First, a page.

Japan's economy to gain from removing STEM barriers for women

Japan's economy to gain from removing STEM barriers for women

IMF study highlights potential 20% productivity boost by eliminating gender-based obstacles in STEM fields.

Japan's productivity growth could see an impressive 20% increase if gender-based barriers were eradicated particularly in the fields of science, technology, engineering, and mathematics (STEM).

According to the International Monetary Fund (IMF), despite Japan's ageing population, the nation has managed to achieve notable per capita growth, with the increase in female labour participation. 

However, Rui Xu, economist from the IMF's Monetary and Capital Markets Department, suggested that the country's economy could benefit even further by encouraging more women to enter STEM fields.

Currently, a mere 7% of female university students in Japan specialise in STEM subjects—a stark contrast to their male counterparts and to female students in other countries. This disparity is largely due to barriers that discourage women from pursuing careers in these fields.

According to Xu, "My paper shows that Japan's economy would gain even more by encouraging women to pursue studies in STEM fields... the productivity growth in Japan could be accelerated by 20%." 

She said that this potential boost is attributed to the increased innovation and technological advancement that would result from a more gender-diverse workforce in STEM.

The key obstacles facing women in Japan are multifaceted, encompassing explicit gender pay gaps, workplace discrimination, and disproportionate family care burdens. 

“A rough measure by the OECD shows that Japan has the second highest gender pay gap among industrialised countries,” Xu said.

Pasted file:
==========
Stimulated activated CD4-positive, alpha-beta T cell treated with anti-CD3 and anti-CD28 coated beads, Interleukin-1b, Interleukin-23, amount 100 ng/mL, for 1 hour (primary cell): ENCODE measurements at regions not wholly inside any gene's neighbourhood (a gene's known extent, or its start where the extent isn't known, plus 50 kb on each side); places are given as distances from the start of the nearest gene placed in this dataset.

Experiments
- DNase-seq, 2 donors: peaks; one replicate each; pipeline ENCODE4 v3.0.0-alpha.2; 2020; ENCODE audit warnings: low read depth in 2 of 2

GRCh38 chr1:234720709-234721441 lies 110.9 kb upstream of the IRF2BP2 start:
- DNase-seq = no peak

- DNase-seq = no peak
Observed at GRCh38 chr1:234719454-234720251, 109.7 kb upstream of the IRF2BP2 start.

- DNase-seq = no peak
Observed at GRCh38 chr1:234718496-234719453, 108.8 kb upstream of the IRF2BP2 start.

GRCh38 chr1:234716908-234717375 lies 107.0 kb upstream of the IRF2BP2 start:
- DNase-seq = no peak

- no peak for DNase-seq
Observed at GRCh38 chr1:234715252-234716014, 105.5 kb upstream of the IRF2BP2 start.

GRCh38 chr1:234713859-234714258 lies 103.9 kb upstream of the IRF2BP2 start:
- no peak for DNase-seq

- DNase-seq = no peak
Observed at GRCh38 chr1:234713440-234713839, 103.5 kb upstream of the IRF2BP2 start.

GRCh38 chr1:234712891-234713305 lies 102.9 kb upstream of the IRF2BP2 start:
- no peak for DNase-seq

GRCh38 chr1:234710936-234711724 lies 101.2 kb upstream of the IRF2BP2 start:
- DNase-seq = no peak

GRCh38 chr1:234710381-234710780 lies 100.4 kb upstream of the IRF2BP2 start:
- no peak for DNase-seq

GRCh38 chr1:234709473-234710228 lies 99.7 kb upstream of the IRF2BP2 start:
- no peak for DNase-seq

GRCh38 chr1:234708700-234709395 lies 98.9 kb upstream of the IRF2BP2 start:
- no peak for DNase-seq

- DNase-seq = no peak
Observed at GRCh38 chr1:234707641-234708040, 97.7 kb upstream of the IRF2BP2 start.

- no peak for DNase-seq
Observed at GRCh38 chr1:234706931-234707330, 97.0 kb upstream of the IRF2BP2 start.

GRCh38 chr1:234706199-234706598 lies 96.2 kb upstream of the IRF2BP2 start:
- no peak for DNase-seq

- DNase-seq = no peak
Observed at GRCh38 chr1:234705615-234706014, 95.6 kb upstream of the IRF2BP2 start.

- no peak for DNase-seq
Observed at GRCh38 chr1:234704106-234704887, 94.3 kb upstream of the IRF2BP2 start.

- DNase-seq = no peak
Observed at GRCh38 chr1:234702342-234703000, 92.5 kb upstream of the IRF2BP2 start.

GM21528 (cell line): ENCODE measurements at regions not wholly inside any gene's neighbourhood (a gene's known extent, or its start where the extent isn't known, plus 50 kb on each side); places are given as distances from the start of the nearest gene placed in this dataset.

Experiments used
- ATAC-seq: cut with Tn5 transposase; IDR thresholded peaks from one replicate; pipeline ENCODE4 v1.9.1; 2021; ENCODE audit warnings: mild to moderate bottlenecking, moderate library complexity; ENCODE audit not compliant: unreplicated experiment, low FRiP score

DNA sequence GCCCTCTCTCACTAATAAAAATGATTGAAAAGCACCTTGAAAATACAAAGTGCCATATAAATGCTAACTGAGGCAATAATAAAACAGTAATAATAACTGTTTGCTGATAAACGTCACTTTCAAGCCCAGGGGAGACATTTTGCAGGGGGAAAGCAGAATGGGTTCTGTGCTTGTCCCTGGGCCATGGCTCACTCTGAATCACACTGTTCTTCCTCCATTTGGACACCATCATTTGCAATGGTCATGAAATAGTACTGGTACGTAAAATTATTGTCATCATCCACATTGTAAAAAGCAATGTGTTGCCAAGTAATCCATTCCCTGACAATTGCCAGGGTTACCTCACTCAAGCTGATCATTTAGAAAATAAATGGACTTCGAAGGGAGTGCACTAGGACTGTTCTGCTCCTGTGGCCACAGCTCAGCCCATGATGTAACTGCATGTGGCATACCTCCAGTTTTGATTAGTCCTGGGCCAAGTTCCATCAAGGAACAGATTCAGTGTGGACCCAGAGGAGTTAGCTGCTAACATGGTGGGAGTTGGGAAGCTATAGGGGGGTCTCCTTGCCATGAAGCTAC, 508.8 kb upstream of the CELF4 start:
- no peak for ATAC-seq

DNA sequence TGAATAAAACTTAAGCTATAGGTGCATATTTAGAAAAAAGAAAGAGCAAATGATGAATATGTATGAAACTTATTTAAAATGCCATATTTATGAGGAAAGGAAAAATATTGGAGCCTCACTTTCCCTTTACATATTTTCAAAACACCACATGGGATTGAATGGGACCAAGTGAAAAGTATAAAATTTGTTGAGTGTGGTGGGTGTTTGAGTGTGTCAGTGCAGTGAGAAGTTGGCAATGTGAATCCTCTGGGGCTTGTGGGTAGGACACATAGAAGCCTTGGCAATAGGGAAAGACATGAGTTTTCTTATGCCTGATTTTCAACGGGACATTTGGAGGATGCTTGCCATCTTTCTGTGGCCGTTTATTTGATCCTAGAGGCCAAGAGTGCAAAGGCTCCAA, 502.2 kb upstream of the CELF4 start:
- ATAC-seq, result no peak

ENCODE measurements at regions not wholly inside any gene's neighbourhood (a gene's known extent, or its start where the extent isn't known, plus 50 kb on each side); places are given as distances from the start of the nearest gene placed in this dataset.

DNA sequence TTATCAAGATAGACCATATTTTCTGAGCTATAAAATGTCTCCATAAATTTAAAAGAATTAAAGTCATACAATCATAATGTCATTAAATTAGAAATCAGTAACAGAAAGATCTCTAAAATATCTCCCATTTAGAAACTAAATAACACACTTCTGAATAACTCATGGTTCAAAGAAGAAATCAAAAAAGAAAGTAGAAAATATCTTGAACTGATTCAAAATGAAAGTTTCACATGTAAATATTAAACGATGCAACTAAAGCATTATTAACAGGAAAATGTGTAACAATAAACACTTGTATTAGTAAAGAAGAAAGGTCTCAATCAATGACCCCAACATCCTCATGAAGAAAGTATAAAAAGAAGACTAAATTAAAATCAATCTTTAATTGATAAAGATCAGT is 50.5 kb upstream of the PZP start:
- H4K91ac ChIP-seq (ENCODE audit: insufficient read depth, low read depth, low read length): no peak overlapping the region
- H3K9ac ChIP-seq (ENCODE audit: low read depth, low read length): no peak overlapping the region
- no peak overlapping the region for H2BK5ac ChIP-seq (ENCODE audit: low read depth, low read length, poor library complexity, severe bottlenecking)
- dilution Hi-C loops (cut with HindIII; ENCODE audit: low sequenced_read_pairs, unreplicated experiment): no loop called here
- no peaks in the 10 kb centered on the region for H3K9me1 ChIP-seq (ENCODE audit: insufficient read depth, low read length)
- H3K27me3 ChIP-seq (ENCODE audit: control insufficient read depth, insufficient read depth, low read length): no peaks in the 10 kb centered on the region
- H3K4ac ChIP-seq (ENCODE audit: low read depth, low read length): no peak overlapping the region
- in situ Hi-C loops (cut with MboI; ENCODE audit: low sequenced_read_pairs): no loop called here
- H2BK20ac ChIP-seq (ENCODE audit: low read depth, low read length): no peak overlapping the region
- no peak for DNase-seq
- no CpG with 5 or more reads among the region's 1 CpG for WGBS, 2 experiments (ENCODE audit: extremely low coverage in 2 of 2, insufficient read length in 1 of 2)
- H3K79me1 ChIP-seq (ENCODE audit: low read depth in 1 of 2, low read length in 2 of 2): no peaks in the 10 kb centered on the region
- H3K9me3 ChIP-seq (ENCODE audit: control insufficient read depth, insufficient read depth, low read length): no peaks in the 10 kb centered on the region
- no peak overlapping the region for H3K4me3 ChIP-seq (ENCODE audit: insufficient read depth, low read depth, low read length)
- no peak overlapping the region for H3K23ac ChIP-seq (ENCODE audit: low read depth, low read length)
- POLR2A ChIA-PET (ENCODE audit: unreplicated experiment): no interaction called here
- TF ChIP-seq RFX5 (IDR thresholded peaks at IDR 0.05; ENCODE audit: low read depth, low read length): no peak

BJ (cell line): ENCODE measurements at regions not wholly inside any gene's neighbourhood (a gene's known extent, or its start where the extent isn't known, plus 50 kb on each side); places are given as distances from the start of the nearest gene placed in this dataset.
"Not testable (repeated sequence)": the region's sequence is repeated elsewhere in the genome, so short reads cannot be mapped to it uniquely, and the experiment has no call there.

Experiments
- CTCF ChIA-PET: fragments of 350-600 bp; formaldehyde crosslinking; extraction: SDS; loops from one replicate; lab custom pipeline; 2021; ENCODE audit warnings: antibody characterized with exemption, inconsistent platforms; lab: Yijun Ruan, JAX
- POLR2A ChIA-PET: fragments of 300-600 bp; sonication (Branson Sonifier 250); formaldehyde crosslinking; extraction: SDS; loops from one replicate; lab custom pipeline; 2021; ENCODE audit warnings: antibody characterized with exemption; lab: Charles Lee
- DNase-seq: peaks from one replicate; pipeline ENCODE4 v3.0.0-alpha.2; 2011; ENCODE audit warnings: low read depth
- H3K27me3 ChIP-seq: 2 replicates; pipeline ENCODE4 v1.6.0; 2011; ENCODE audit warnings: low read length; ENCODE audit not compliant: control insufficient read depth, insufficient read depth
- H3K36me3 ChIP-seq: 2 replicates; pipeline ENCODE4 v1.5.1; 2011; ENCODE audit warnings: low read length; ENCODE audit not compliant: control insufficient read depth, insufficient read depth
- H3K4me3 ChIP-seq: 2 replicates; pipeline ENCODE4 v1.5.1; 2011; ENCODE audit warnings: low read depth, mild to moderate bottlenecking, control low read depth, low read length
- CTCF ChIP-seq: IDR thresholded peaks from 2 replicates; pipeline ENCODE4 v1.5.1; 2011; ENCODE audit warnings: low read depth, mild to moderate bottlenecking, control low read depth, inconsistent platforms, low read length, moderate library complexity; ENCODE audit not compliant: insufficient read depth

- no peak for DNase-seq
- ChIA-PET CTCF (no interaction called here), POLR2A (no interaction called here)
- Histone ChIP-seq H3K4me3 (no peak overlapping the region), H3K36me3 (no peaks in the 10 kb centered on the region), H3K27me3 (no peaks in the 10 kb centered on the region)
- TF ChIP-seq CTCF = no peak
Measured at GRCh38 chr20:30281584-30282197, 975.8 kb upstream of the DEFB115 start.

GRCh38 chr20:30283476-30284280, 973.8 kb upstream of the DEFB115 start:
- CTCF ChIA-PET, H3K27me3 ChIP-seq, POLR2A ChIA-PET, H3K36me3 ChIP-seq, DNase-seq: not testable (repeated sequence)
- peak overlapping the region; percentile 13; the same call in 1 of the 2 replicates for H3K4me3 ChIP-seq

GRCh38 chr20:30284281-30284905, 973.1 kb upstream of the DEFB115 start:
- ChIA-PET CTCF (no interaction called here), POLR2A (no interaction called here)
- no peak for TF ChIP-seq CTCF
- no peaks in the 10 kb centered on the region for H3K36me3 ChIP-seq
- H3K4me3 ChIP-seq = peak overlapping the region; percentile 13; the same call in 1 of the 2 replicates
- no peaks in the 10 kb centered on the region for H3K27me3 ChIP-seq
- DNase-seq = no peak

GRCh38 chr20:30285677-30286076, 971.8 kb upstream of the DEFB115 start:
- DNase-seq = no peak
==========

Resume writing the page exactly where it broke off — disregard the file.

She explained that workplace discrimination, particularly against pregnant women or those with family care responsibilities, further exacerbates the issue, alongside societal expectations for women to prioritise family over career.

For explicit pay gaps, Xu suggested legislation to enforce equal pay for equal work, a measure where the Japanese government has made progress. However, tackling the more nuanced aspects of the gender pay gap—stemming from women's self-selection into more flexible, less demanding jobs—demands broader societal and governmental efforts. 

Recommendations include reducing excessive work hours, adopting telework, merit-based hiring and promotion in STEM fields, providing affordable childcare, and encouraging shared household responsibilities among family members.

"Companies in STEM fields should make hiring and promotion decisions based on merit instead of seniority," Xu emphasised, highlighting the importance of allowing women to return to their careers post-childbirth without penalty. 

Additionally, the implementation of quotas at universities could help normalise female participation in STEM, contributing to a more balanced and innovative workforce.

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